Donald Trump may not be about to shut down Robert Mueller's special counsel investigation. If that's what he's trying to do, however, this is what the first step would look like.
By finally dropping the axe on Attorney General Jeff Sessions, the president ensures that a much friendlier, more partisan official is now in charge of the probe. Because of Mr Sessions' recusal from the matter due to his ties to the Trump campaign and his own questionable contacts with Russian officials, oversight duty had fallen to Deputy Attorney General Rod Rosenstein.
It was Mr Rosenstein who had appointed Mr Mueller and given him a broad mandate to investigate possible Russian ties to the Trump campaign and any subsequent matters emerging from the inquiry.
With Mr Sessions gone, that responsibility now shifts to Department of Justice Chief-of-Staff Matthew Whitaker, who has expressed scepticism about the investigation in the past.
Mr Rosenstein - as the second in command of the Justice Department - would typically have been in line to take over all acting attorney general duties, so the White House decision to opt for Mr Whitaker is revealing.
In an opinion piece for The Hill before he took his current job, Mr Whitaker wrote that calls for an as yet-to-be-named independent prosecutor would be "just craven attempts to score cheap political points". In August 2017 he wrote for CNN that any Mueller investigation into the president's finances would be "going too far".
He also, during a CNN interview, speculated that the best way to undermine the probe would be to make its budget so low "his investigation grinds to almost a halt".
Mr Whitaker served a short stint as a US attorney under President George W Bush. He also ran for senator of Iowa as a Republican in 2014, losing in the primary. His most recent job before joining the Justice Department was as the director of a conservative government watchdog group, the Foundation for Accountability and Civic Trust. That's not exactly a traditional path to the attorney general suite.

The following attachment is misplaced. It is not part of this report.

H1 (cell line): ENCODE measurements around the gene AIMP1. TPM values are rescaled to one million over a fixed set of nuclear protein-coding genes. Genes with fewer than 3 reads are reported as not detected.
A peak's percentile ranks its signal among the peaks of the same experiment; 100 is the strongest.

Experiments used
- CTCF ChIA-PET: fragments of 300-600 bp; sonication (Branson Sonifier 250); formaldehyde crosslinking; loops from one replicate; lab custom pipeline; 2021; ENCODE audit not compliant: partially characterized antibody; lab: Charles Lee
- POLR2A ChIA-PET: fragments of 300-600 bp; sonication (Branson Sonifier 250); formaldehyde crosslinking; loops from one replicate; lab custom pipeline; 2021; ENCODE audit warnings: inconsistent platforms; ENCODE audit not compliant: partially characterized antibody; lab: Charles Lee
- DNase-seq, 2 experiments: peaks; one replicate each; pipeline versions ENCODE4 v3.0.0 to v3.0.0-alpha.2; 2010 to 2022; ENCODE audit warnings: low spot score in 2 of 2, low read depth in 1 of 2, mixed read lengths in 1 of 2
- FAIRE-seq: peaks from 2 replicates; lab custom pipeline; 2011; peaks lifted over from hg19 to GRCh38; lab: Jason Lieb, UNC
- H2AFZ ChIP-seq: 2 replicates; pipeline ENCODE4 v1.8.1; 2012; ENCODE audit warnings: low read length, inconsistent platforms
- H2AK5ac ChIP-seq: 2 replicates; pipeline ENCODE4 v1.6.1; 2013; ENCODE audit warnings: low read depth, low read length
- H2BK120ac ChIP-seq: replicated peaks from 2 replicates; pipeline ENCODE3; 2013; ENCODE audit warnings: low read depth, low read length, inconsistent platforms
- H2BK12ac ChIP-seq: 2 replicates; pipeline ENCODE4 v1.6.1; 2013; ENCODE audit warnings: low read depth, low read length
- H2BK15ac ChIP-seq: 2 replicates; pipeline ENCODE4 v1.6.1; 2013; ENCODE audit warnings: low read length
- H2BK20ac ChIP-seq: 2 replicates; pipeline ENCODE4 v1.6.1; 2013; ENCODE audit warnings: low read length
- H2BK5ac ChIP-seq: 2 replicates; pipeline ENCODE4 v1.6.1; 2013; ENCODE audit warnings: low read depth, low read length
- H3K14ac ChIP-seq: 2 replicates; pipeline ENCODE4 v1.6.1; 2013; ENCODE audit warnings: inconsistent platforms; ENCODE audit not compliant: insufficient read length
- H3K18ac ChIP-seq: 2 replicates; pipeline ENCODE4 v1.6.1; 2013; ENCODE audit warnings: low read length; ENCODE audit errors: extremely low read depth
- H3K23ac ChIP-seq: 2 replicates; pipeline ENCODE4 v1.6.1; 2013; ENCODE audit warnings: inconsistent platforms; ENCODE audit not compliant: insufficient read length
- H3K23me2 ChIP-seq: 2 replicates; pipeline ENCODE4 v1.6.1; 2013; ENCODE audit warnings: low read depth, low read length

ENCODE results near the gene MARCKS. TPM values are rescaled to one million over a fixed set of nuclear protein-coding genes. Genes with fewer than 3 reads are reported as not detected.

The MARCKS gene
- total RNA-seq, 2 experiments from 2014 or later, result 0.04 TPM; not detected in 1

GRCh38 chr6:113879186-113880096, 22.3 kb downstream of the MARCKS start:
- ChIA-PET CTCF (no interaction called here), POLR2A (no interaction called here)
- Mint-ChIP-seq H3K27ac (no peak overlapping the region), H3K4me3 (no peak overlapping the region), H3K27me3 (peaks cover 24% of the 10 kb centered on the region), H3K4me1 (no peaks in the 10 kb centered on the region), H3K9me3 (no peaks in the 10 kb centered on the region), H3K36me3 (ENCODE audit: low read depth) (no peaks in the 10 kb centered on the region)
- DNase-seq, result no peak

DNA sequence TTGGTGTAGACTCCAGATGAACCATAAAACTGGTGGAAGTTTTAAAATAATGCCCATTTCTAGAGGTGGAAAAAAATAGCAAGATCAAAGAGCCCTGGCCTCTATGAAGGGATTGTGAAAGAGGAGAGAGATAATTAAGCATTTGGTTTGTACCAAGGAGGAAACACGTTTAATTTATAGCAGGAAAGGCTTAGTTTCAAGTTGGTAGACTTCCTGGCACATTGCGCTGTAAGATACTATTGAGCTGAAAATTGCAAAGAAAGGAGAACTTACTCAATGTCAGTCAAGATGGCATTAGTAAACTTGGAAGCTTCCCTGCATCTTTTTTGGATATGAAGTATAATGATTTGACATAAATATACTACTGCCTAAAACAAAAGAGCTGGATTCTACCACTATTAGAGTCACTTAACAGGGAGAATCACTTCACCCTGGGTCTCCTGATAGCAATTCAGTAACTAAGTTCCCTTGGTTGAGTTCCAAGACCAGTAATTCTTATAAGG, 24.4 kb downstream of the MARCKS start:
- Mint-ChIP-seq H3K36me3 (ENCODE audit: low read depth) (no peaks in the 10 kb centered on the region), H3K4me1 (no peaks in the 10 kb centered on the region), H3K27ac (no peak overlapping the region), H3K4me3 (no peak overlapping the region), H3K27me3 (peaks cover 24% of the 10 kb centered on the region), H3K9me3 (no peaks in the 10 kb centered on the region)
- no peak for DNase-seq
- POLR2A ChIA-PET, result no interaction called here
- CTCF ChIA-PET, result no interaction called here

Mr Trump's announcement leaves Democrats scrambling. While they just won a majority in the House of Representatives, and the oversight powers that go along with it, they're not in charge yet. That doesn't come for another two months.
In the meantime, it's still the Republicans in control - and conservative ranks are already forming behind the president's decision.
Republican Senator Lindsey Graham, who once said there would be "holy hell to pay" if Mr Trump fired his attorney general, now is thanking Mr Sessions for his service.
The stage has been set for further action.
It could all be much ado about nothing, of course. Mr Mueller's inquiry could continue in the short term unabated - although the special counsel must surely be considering tightening his timeline in light of today's developments.
There had already been hints that Mr Mueller's pre-election "quiet period" was about to come to an end. And, in fact, if the former FBI director is as meticulous as he's reputed to be, he might have already made plans to deal with exactly this contingency.
That's stepping into the unknown, however.
What's certain is that if the special counsel tries to issue new indictments or expand his inquiry into new areas, Mr Whitaker is now in a position to rebuff those requests. If Mr Mueller files a report detailing the final results of his inquiry, the new acting attorney general could keep the document from ever becoming public.
Those would be half-measures and insurance policies to limit damage. The president may also decide to instruct Mr Whitaker to fire the entire Mueller team - something Mr Trump said he has the power to do in a press conference earlier on Wednesday.
There's some doubt about whether the president is right, but with the mid-terms behind him he could be itching to settle this Mueller business once and for all. And he's one step closer to being able to do just that.
That almost certainly wouldn't be the end of this story, but it's the beginning of a new, highly fraught chapter.